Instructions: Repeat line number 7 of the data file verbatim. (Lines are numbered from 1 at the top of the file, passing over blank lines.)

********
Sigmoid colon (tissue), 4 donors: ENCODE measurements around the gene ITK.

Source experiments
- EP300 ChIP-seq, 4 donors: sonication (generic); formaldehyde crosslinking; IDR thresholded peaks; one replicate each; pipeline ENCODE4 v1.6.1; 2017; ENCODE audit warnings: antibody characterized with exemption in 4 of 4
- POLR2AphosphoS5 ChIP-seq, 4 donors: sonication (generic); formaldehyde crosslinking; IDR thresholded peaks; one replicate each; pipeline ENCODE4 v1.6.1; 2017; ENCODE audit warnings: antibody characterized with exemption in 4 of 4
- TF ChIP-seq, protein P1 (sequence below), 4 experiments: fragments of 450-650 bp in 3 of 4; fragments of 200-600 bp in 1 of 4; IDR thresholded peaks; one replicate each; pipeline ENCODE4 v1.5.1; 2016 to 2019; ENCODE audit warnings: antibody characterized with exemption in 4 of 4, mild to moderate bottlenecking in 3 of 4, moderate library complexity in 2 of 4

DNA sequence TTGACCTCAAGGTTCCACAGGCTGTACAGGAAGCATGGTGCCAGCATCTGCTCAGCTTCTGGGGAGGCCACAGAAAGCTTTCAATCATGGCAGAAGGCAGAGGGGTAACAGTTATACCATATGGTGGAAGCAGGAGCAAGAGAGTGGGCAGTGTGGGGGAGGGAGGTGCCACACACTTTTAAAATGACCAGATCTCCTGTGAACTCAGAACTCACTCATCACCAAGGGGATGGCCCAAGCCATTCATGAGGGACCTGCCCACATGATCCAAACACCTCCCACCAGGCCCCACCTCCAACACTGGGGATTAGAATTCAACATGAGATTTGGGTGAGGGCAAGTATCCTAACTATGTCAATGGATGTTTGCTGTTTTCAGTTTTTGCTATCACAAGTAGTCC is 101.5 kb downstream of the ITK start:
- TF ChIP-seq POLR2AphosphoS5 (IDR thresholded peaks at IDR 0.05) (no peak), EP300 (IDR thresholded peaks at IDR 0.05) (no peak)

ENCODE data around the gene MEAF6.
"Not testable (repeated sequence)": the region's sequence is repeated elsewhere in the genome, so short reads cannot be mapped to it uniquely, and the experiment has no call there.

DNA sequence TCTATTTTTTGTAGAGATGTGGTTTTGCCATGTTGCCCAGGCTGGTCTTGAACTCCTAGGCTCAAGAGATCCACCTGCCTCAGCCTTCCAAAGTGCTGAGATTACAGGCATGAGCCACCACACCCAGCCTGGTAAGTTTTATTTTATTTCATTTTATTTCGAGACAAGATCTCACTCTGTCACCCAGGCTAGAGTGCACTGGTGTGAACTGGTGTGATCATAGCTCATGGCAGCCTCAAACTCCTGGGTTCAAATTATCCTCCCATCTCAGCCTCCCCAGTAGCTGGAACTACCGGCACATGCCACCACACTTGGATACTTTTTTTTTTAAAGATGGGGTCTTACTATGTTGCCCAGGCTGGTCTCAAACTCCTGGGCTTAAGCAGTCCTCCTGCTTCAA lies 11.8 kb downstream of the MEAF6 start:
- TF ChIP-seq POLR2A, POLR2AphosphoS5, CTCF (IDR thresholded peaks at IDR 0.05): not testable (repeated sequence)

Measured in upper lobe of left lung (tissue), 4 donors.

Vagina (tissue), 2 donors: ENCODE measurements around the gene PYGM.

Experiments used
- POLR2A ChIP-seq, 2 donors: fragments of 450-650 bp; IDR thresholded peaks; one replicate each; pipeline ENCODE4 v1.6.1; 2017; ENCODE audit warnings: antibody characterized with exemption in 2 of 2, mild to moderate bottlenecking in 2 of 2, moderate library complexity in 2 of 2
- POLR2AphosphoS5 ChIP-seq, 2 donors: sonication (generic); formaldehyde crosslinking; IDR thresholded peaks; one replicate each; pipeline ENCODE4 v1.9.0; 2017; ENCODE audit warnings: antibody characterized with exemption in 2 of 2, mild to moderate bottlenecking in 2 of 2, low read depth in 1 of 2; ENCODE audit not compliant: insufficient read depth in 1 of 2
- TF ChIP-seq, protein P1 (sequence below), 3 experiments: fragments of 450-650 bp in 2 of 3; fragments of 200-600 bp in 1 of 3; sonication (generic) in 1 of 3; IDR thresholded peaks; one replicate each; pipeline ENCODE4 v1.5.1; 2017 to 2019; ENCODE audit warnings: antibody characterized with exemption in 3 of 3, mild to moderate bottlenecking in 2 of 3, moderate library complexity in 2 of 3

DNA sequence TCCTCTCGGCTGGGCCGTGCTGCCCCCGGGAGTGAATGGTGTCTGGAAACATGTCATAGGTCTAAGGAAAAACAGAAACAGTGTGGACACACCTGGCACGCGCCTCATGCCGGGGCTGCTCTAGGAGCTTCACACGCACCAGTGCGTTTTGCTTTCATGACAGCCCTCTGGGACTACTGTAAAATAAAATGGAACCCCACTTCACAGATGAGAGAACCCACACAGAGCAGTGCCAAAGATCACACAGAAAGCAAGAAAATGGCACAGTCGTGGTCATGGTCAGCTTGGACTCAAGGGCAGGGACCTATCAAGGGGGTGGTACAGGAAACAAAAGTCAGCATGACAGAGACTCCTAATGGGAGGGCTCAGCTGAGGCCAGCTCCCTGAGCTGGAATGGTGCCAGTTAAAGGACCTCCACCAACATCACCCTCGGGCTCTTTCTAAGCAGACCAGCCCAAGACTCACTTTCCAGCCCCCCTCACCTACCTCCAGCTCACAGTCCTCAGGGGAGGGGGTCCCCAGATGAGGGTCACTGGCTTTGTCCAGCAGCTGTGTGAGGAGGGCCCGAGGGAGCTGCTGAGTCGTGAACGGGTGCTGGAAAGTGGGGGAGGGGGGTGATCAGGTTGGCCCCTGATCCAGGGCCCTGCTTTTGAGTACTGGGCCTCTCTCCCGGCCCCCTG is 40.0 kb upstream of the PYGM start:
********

- TF ChIP-seq POLR2AphosphoS5 (IDR thresholded peaks at IDR 0.05) (no peak), EP300 (IDR thresholded peaks at IDR 0.05) (no peak)